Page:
Austria’s economy has come to a standstill since the government closed down almost all its businesses due to the corona pandemic. To get companies through the dry spell, it is filling a crisis fund with €38 billion. Dormant companies are to be kept alive artificially so that the economy can start up again after the crisis. EURACTIV Germany reports.
It should have actually been Gernot Blümel’s big entrance. Without the coronavirus, the new minister of finance (ÖVP) would have given his first budget speech last Wednesday, one of Austria’s most important political rituals, which has taken place without interruption since 1953 – until today.
He was to present the government programme of the first black-green coalition in figures, as he promised in advance a budget that would make effective climate protection measures possible despite a zero deficit. Many doubted that this was possible.
We will not know – for the time being. Because, as Blümel already made clear last week, in times of the coronavirus, a balanced budget is off the table.
Instead of a budget speech, Blümel made a budget declaration in parliament on Friday (20 March). The small but fine semantic difference means: here a “budget of the crisis” was presented, a declaration of the financial measures to combat the coronavirus. Everything must be done – “whatever it takes”– to save lives, jobs and companies.
Artificial life support
Austria’s economy is virtually at a standstill at the moment, and most shops have had to close by government decree. The drop in consumption is already having an impact: Only two days after stores shuttered, the number of unemployed rose by 74,000, mostly from tourism, construction and temporary work, said the head of the Austrian Labour Market Service.
Therefore, the government is now taking measures that will send Austria’s economy into a state of virtual cryogenic sleep. With state money, companies are kept artificially alive so that the economic cycle can be restarted on day one after the crisis.
The government has so far announced a total of €38 billion in support services. Of this amount, nine billion will go towards guarantees and liabilities to secure loans, 10 billion towards tax deferrals and 15 billion towards emergency aid to be paid out to “hardship cases.”
This refers to companies that are hit particularly hard by the coronavirus measures and have difficulty accessing other forms of assistance.
Jobs are to be protected
Another important measure is the extension of short-term work. It is intended to prevent companies from being economically forced to lay off their employees. For the next three months, working hours may be reduced to up to 10%, at 80 to 90% of normal pay. Employers will only pay the hours worked, the rest will be paid by the state.
Since the ten percent working time is an average value for three months, in reality it means that companies can send their employees on paid holidays for weeks almost free of charge, and in two and a half months (when the coronavirus situation possibly eases) they can start up operations again.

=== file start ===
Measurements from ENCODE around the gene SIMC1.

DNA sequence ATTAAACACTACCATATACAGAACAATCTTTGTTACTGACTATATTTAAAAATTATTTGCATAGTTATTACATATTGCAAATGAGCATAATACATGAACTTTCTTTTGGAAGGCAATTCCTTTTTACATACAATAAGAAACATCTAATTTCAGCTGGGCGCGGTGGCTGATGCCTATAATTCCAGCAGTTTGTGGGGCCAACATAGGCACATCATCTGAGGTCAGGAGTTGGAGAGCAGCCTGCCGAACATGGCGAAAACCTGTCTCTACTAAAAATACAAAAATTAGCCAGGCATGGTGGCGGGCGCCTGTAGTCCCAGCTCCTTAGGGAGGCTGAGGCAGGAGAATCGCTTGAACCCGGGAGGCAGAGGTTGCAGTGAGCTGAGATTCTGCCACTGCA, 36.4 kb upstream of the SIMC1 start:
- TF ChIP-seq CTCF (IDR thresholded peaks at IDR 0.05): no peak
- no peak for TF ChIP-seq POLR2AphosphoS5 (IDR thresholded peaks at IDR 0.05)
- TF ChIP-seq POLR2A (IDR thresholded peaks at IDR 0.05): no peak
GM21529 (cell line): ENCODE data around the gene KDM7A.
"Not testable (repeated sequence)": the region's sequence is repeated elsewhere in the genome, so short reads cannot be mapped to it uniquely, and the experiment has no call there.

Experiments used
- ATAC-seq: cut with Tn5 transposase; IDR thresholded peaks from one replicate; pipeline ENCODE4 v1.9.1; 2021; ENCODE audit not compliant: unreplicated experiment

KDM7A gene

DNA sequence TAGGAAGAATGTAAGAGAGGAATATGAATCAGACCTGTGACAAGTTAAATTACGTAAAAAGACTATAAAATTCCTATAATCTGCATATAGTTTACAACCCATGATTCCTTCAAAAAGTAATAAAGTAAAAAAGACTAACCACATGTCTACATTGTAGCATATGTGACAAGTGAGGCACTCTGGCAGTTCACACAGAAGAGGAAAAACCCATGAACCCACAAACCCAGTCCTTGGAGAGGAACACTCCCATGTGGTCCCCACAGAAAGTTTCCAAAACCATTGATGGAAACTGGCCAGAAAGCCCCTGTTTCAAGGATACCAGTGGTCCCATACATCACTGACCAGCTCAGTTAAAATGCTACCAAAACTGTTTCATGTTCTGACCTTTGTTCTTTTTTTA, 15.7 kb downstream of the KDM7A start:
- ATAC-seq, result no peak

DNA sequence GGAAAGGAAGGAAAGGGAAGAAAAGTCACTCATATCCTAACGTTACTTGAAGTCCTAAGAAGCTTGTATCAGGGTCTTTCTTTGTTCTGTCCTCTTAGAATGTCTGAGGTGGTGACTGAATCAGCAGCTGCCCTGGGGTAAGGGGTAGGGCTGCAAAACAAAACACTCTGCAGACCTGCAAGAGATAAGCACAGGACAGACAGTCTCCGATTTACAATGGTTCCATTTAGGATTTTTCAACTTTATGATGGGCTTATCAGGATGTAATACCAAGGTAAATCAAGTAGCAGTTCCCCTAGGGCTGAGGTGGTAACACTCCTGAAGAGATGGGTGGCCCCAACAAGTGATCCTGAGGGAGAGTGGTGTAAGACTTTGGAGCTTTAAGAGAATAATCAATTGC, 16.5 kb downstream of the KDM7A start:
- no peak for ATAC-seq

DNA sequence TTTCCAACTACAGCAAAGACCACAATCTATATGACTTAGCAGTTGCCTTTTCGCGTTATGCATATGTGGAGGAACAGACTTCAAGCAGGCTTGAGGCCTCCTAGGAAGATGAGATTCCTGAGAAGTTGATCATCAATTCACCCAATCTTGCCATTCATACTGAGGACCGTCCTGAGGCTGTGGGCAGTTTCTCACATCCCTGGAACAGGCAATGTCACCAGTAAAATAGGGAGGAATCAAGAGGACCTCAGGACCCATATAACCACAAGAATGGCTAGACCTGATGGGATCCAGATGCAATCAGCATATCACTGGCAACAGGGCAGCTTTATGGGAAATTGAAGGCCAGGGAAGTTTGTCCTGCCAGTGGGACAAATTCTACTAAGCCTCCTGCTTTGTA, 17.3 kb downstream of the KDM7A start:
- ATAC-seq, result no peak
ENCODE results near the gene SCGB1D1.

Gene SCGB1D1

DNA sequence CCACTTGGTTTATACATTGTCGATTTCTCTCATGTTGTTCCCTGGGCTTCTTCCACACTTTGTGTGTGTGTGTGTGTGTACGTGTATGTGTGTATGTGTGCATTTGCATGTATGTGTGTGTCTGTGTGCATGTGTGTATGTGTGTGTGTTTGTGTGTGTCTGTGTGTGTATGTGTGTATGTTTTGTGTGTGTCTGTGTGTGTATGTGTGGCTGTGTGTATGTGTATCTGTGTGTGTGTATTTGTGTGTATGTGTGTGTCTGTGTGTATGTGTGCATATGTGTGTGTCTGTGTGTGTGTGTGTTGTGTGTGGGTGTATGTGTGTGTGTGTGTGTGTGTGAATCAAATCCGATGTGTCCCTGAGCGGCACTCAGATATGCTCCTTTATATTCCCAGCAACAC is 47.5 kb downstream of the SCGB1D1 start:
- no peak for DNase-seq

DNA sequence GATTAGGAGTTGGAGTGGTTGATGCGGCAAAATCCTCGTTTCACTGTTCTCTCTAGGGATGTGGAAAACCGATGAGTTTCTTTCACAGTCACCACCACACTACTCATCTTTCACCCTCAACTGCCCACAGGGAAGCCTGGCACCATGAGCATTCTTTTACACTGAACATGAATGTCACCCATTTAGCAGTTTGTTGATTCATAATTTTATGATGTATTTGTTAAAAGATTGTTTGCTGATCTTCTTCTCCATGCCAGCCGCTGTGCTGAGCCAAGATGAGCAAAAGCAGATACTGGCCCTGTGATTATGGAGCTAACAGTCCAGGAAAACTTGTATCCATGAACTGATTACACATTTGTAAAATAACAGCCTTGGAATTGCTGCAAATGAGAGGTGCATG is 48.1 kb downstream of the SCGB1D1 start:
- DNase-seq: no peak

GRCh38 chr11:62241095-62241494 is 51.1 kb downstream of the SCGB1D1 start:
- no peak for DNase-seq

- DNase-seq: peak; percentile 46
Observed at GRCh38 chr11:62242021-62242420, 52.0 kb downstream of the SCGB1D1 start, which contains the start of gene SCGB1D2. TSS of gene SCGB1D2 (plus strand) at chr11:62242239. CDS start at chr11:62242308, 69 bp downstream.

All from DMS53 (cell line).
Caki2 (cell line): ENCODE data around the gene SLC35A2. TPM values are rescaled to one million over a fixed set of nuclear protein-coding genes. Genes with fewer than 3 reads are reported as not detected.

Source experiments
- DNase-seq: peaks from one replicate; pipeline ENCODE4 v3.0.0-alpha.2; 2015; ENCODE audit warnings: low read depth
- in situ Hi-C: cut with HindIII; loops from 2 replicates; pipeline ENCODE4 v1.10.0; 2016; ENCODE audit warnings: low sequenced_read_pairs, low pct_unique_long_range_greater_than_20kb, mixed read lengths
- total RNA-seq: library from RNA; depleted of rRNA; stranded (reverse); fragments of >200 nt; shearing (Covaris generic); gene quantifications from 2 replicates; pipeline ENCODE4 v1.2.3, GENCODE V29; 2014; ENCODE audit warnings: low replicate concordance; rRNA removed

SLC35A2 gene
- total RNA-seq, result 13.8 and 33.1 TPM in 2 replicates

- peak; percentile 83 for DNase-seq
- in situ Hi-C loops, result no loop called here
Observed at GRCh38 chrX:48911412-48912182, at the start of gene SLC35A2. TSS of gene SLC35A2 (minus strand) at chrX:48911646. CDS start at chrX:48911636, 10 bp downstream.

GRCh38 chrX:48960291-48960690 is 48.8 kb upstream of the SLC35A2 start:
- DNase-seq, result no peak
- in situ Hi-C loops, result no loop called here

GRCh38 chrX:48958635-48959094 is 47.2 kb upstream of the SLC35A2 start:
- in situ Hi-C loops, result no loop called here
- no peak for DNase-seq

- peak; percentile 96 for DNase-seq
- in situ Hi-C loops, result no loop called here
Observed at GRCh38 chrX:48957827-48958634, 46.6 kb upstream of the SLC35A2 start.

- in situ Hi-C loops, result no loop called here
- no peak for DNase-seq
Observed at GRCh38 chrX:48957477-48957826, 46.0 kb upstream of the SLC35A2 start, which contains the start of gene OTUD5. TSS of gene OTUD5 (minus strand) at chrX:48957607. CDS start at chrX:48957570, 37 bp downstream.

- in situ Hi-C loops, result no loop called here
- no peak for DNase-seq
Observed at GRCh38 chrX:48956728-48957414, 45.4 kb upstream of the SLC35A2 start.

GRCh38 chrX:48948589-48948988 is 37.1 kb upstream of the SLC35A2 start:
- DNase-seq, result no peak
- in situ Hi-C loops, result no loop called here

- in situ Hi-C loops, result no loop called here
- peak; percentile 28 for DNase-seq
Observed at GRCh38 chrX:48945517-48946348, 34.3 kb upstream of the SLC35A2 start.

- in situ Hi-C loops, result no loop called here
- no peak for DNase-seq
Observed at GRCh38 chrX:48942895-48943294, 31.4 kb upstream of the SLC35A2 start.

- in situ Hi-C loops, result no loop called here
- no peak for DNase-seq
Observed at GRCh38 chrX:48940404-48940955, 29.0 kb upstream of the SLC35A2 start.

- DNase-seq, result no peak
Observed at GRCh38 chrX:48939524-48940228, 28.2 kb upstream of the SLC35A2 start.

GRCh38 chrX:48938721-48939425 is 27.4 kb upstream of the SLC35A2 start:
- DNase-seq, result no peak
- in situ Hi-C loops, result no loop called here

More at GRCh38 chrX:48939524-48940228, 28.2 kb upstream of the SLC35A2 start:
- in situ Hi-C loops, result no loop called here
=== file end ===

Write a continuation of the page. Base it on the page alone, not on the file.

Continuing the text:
Companies can thus keep their people and then start up again with a full workforce – in theory. The government has currently planned €400 million for this measure and is considering an extension to six months.
Credit guarantees, tax deferrals and emergency aid are also intended to keep companies afloat until shops reopen and the consumer cycle gets going again. The problem, of course, is that no one can predict exactly when this will happen.
Blümel made no secret of this, and at the end of his speech emphasised once again what the government is prepared to do to get people and businesses through the crisis: Everything.
No “unproductive discussions”
“More cannot be done at the moment,” Margit Schratzenstaller-Altzinger, budget expert of the Austrian Institute for Economic Research (WIFO), told EURACTIV. In her view, the government has quickly realised that expensive rescue measures are necessary instead of getting lost in “unproductive discussions about a balanced budget.”
Right at the start of the discussion, she made it clear that it was not feasible at the moment to make forecasts about the duration of the crisis and thus about its actual economic impact.
It is also still impossible to estimate the actual costs to the budget, as it is not at all clear how much of the emergency fund is really needed and when the costs will actually hit. For example, loan guarantees could not be included in the budget until next year.
Now let’s not argue about costs
It was the member of the liberal party The New Austria and Liberal Forum (NEOS), Joseph Schellhorn, who today (despite his support for the measures) asked the question: “Who will pay for the coal mine afterwards?”.
Budget expert Schratzenstaller-Altzinger thinks it is “wrong” to speculate about this now, because the priority is the health of the people and the stabilisation of the economy.
The motto must continue to be: “whatever the cost.” However, she points out the potential for savings in Austrian spending and predicts that “it will not have to be solely through taxes.”
Nor does it allow for any speculation as to whether the additional debt could lead to a lower rating for Austria by rating agencies such as Standard & Poors. Just this much: Austria has been in a good economic position so far, and is probably not the only country that will take on debt because of COVID-19.
Schratzenstaller-Altzinger summed up the possible situation after the crisis with a wink: “Among the blind, the one-eyed man is king.”
[Edited by Zoran Radosavljevic]